syn-, sy-, sym-, syl-, sys-

(Greek: with, together with; also by extension: united; same, similar; at the same time)

synthetic (adjective), more synthetic, most synthetic
1. Referring to something that is made artificially by chemical synthesis; especially, so as to resemble a natural product: At the clothing store, Nadine bought a nice synthetic leather jacket to match her green dress.

Because Sally couldn't wear synthetic clothes, she looked for outfits made of wool, cotton, linen, or silk.

2. Pertaining to something which has been prepared, or made, artificially: Nylon, for example, is a synthetic fiber which is not made from a natural material; such as, cellulose.
3. A reference to an emotion or action which is not genuine; especially, when expressed but not sincerely felt: Henry made a synthetic statement of sympathy at the loss of his friend's baseball team, but he didn't really mean it.
4. Etymology: from Greek sunthetikos, "constructive, skilled in putting together", from Latin sunthetos, "combined".
Referring to something that is not real.
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systatic (adjective) (not comparable)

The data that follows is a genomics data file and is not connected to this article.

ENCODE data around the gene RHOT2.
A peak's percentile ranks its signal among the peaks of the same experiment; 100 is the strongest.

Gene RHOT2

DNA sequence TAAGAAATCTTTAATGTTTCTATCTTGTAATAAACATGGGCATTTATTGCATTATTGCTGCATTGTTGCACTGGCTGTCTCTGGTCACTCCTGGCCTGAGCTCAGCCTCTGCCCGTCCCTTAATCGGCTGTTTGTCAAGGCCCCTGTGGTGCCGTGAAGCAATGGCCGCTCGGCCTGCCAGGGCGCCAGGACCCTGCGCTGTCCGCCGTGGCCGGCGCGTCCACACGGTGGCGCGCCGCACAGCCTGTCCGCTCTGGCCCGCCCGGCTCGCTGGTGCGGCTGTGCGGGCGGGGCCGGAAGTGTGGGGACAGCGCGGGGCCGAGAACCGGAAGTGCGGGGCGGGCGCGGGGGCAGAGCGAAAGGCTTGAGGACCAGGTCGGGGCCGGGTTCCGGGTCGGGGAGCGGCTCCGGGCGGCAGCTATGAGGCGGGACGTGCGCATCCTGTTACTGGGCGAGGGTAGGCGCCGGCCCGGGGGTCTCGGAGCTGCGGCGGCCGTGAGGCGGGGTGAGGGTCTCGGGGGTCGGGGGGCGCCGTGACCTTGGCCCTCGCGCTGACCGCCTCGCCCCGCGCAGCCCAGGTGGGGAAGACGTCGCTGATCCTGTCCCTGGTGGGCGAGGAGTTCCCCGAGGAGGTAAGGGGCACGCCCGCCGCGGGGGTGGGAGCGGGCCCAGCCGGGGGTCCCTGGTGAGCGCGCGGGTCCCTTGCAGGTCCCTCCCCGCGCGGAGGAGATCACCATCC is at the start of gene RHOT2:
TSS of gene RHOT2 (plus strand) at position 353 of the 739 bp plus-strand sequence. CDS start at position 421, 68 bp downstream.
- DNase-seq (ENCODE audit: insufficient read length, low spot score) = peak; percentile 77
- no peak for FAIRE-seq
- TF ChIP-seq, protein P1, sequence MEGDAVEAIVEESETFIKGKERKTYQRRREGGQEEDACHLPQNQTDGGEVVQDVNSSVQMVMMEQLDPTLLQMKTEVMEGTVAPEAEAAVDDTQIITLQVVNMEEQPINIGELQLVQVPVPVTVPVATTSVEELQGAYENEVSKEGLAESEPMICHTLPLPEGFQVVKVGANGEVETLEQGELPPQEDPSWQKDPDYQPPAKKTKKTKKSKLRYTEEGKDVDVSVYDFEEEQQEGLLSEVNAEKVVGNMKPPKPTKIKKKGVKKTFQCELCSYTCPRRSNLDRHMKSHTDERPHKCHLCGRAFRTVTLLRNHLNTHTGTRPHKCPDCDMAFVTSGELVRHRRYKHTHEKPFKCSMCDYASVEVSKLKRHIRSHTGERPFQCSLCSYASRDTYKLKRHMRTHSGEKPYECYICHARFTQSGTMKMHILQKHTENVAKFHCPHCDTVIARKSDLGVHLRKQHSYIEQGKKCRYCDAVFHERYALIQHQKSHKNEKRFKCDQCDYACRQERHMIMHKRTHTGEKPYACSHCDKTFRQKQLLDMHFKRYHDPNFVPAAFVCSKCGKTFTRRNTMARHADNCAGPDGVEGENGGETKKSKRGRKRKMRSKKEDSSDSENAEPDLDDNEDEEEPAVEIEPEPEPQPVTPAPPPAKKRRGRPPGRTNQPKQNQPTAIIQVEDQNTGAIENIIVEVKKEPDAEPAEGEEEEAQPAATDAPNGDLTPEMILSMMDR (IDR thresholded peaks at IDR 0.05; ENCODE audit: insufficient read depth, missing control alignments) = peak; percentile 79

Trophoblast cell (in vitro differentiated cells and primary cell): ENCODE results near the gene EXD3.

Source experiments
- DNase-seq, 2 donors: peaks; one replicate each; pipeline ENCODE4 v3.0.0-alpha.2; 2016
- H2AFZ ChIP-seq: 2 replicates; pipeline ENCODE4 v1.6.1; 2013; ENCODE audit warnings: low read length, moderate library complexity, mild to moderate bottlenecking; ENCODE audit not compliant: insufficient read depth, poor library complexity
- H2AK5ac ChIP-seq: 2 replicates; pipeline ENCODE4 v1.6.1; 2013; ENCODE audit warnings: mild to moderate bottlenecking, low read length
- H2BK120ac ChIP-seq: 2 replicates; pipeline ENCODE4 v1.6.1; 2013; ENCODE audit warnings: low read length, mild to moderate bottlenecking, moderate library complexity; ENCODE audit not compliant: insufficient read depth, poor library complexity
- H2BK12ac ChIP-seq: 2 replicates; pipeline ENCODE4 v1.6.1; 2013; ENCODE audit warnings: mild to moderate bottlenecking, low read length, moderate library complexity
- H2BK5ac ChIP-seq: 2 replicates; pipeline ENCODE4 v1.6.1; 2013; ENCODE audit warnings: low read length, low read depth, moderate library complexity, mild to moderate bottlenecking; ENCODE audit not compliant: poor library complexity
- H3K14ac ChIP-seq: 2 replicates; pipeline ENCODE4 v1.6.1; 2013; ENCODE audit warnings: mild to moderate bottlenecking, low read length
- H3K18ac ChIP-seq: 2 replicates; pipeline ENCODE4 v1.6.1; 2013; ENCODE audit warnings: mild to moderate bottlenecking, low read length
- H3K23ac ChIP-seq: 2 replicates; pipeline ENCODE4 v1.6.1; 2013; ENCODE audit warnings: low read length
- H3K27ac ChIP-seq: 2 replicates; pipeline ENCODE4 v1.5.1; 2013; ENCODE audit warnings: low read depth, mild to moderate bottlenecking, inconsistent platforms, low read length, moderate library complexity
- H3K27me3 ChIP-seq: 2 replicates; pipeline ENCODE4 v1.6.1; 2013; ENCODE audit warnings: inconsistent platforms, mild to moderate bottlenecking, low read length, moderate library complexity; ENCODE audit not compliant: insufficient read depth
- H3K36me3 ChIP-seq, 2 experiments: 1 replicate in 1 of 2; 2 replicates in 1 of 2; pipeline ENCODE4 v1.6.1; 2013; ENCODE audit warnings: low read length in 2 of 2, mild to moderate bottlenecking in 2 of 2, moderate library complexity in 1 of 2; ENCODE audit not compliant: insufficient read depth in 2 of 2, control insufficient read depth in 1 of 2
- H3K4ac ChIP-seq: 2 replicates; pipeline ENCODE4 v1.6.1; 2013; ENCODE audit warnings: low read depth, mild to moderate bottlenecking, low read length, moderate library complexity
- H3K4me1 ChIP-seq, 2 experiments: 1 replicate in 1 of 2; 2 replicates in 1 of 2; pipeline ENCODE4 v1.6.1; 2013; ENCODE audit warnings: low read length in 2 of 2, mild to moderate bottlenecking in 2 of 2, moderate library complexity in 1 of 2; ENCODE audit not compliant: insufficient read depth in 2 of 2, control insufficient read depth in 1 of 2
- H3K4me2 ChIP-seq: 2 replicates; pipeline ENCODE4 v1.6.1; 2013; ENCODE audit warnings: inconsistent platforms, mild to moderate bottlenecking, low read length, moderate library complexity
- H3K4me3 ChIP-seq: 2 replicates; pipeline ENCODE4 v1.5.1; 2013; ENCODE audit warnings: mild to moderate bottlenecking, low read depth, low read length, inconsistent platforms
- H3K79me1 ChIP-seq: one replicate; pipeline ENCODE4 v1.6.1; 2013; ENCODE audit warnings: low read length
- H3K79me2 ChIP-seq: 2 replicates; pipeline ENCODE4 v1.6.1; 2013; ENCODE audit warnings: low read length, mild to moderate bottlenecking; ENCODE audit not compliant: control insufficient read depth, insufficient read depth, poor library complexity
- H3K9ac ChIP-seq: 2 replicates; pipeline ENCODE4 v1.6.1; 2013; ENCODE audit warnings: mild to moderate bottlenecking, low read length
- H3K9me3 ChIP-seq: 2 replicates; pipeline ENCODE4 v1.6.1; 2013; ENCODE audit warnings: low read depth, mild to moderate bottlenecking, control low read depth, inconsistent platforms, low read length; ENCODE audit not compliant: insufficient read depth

1. Commendatory; complimentary: After serving as a voluntary helper for the poor, the city wrote Janet a systatic letter full of praise and high regard for all of her support and time she spent for the people in need.
2. Concerning the situation of putting or bringing things or people together: The systatic groups of students was a result of the teacher, Mrs. Smart, who wanted to have her students combine their information and material while working on their projects.
1. Affecting the whole body, as distinct from having a local effect; such as, a systemic infection.

A systemic disease; such as, diabetes can affect the whole body.

Systemic chemotherapy employs drugs that travel through the bloodstream and reach and affect cells all over the body.

2. In botany, affecting the whole plant which describes a herbicide or other chemical that works by spreading through all the tissues of a plant instead of just staying on the surface.
3. Relating to or affecting a particular body system, especially the nervous system.
1. The time period during which the heart is contracting.
2. The period specifically during which the left ventricle of the heart contracts.
3. The contraction of the chambers of the heart; especially, the ventricles, to drive blood into the aorta and pulmonary arteries.
1. A reference to the contractions of the heart, during which blood is pumped into the arteries.
2. The phase of blood circulation in which the heart's pumping chambers (ventricles) are actively pumping blood.

The ventricles are squeezing (contracting) forcefully, and the pressure against the walls of the arteries is at its highest.


Inter-related cross references, directly or indirectly, involving word units dealing with "equal, identical, same, similar": auto-; emul-; equ-, equi-; homeo-; homo-; iso-; pari-; peer; rhomb-; tauto-.